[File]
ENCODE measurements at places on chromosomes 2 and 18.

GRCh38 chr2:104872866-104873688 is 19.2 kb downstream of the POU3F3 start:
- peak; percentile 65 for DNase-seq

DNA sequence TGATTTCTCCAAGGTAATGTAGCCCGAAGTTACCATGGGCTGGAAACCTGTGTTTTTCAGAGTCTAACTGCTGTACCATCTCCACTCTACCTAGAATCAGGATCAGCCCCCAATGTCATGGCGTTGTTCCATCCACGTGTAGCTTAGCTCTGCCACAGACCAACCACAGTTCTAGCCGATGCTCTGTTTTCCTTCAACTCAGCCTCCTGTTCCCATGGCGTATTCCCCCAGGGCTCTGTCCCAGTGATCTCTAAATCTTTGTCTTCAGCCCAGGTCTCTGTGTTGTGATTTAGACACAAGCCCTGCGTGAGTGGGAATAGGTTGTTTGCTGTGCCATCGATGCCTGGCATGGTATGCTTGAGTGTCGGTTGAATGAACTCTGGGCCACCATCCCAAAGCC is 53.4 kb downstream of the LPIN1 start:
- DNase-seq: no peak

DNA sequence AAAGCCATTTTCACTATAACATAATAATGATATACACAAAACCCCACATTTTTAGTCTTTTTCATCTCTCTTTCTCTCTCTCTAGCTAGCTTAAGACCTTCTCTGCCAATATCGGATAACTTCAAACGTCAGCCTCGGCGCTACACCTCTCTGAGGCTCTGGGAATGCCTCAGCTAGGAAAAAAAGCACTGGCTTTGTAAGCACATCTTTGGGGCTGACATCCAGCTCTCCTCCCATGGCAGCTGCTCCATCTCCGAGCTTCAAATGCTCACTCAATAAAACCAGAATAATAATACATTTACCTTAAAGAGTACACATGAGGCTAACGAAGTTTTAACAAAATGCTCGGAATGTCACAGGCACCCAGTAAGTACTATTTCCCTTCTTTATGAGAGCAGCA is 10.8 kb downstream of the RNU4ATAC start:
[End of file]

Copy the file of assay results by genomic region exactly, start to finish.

ENCODE measurements at places on chromosomes 2 and 18.

GRCh38 chr2:104872866-104873688 is 19.2 kb downstream of the POU3F3 start:
- peak; percentile 65 for DNase-seq

DNA sequence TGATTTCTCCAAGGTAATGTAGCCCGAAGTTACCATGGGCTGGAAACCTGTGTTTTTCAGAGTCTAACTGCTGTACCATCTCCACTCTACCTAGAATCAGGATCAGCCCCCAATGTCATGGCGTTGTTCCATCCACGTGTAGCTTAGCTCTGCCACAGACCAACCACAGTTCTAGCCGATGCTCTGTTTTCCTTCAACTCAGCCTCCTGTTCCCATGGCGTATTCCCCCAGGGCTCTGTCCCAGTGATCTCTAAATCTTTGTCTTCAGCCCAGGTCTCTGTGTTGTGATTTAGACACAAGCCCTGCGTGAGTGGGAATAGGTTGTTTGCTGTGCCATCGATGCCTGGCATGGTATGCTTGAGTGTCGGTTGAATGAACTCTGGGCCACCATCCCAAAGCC is 53.4 kb downstream of the LPIN1 start:
- DNase-seq: no peak

DNA sequence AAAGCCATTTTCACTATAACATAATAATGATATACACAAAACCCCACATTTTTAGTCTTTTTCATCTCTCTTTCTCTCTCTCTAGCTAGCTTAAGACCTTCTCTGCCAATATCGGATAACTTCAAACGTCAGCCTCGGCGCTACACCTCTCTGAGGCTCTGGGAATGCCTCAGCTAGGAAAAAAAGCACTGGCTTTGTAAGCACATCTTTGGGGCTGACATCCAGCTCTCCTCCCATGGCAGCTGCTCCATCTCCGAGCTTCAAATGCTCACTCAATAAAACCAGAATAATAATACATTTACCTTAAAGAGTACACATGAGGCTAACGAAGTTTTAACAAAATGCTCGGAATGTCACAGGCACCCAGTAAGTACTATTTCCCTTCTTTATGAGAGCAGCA is 10.8 kb downstream of the RNU4ATAC start: